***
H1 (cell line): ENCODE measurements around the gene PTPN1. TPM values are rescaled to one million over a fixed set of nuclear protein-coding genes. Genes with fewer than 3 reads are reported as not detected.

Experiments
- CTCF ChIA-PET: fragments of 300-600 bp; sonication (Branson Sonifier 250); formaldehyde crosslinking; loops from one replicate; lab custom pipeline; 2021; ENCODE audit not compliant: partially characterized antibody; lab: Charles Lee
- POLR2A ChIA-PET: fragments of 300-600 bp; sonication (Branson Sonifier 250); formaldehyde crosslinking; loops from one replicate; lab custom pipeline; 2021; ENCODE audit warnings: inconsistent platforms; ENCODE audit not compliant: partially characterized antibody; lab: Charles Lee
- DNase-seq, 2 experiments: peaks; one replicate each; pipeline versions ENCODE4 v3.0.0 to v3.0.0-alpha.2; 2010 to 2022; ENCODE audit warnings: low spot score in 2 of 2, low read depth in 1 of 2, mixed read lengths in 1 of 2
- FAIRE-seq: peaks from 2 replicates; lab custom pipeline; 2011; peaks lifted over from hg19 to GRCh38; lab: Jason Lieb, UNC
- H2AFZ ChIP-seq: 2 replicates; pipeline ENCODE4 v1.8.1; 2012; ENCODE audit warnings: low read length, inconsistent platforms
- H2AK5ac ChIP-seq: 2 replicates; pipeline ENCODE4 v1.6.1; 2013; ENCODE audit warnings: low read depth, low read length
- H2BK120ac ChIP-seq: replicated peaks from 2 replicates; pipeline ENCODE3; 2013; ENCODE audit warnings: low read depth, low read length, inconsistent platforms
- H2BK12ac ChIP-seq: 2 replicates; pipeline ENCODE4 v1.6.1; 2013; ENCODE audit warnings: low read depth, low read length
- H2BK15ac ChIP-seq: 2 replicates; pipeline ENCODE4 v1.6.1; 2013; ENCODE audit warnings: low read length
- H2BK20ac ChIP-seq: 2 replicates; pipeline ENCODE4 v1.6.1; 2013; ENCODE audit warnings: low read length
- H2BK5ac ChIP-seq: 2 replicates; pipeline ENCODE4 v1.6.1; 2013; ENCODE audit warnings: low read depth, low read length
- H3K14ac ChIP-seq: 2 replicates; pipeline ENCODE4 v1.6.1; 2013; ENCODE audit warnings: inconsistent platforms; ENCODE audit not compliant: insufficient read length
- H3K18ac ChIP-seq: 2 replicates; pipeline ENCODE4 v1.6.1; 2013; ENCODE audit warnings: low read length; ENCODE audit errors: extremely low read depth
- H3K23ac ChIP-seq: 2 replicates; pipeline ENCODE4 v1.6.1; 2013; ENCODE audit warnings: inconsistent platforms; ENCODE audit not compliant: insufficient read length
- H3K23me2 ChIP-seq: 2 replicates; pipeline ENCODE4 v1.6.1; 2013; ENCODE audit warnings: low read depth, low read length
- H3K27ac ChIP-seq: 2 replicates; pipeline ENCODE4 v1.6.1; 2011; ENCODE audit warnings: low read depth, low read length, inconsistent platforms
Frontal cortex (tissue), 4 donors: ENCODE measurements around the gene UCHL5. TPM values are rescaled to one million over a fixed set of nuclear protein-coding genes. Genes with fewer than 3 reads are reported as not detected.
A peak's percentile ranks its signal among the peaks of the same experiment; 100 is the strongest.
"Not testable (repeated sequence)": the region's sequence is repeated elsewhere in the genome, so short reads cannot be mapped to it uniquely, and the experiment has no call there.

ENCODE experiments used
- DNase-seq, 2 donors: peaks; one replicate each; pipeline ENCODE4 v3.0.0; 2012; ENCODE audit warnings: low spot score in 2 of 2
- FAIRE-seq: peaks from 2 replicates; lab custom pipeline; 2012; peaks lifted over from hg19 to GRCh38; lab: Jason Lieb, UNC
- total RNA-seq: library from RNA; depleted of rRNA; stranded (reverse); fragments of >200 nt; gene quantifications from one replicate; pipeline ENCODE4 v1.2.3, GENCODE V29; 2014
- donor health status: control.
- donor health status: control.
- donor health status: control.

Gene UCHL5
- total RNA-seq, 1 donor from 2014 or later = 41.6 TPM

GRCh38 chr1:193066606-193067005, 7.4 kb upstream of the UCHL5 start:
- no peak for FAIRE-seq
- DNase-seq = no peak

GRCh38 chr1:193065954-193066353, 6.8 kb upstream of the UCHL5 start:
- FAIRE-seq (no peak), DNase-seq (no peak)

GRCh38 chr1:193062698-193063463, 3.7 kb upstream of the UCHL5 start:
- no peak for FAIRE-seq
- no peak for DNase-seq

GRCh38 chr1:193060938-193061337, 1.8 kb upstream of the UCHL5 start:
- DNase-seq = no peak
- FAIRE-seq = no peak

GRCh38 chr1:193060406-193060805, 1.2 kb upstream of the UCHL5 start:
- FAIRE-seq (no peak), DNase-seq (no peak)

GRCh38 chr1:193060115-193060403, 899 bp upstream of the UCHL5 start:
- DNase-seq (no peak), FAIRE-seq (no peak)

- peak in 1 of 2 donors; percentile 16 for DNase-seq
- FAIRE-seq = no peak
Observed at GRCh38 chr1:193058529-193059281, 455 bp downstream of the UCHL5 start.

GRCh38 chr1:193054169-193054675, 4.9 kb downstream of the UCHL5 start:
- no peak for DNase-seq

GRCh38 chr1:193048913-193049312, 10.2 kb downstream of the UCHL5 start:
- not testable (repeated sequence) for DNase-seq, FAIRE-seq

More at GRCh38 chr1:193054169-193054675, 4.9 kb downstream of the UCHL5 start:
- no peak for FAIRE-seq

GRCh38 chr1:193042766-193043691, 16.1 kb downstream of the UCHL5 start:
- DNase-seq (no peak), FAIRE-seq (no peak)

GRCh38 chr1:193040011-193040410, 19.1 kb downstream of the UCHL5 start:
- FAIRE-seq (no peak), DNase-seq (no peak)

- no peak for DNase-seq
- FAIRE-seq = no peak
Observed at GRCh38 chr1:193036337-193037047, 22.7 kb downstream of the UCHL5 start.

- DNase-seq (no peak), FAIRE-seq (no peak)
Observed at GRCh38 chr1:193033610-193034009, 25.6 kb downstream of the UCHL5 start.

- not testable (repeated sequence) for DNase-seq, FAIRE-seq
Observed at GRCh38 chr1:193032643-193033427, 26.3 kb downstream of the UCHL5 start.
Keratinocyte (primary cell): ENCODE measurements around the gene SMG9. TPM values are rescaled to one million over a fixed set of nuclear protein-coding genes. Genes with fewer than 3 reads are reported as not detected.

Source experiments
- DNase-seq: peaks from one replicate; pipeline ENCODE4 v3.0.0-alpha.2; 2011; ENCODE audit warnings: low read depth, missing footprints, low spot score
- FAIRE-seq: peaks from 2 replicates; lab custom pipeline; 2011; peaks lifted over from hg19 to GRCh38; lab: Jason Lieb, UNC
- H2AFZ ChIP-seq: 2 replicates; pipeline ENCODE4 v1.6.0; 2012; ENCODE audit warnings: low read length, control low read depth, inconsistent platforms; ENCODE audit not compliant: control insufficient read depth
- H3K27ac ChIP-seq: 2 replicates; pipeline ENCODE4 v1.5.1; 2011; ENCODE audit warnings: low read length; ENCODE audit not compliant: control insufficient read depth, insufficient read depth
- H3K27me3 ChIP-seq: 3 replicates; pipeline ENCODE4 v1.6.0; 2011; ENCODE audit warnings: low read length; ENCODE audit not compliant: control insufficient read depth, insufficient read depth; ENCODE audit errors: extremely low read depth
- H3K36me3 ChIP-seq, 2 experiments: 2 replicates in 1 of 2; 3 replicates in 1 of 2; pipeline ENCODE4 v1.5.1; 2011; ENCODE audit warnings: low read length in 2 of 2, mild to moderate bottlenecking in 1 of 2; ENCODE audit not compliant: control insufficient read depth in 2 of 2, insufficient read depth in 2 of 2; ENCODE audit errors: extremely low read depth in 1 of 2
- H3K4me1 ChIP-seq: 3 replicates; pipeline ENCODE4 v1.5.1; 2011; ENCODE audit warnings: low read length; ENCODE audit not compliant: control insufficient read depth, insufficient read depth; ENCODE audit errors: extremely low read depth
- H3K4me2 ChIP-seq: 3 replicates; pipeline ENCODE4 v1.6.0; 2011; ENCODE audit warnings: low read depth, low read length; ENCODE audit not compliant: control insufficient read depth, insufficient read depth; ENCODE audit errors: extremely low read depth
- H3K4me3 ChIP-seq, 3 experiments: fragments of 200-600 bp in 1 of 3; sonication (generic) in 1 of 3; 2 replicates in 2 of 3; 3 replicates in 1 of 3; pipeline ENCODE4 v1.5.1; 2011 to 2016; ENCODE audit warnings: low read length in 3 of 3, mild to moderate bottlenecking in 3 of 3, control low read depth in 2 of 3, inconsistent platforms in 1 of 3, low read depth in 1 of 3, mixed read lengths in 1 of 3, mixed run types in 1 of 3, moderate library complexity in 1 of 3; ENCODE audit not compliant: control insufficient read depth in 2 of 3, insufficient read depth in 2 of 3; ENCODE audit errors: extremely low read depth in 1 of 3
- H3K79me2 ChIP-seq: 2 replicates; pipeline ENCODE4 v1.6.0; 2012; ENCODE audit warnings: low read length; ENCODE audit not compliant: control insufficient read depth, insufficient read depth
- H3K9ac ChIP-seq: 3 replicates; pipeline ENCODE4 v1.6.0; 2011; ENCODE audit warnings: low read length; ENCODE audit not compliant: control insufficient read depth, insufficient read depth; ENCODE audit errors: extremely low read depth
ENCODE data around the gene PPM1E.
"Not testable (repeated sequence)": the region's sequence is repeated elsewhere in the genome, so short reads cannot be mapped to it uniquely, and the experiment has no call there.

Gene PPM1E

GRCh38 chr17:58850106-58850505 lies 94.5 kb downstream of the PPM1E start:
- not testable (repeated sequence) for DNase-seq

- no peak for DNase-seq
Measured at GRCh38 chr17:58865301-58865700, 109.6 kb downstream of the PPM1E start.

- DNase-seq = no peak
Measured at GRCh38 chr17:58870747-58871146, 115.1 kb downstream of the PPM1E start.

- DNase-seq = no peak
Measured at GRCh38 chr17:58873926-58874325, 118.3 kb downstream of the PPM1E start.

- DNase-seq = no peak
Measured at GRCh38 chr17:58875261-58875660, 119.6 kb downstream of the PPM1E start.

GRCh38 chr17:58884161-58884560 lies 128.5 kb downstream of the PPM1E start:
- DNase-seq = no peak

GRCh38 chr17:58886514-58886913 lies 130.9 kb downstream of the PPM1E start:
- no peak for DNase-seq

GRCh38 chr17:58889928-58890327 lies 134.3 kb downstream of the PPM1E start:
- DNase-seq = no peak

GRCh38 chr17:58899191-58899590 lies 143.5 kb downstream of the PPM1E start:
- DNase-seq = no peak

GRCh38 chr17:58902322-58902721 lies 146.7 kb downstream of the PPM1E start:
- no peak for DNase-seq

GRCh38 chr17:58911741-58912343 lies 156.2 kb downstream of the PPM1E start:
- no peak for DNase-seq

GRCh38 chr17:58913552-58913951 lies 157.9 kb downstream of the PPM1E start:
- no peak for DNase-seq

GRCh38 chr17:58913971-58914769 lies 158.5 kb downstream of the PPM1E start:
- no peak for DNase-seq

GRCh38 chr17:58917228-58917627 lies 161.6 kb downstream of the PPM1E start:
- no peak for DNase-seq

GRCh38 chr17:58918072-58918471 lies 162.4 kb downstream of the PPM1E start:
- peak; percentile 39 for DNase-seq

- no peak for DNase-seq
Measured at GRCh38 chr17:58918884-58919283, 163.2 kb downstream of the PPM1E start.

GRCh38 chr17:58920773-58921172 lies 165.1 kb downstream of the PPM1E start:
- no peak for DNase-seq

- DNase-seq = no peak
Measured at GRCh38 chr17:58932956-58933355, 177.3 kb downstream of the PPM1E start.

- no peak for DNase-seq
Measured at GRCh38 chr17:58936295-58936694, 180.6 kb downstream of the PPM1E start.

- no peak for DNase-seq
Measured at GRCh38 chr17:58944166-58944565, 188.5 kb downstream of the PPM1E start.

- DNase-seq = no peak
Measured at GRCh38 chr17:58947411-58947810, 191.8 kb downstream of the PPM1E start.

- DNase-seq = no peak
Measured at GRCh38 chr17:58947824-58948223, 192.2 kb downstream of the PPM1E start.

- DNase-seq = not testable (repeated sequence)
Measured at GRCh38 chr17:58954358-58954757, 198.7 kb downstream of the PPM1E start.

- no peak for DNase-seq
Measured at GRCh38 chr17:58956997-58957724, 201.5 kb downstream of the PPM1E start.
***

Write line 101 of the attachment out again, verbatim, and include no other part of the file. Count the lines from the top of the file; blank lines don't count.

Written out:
- no peak for DNase-seq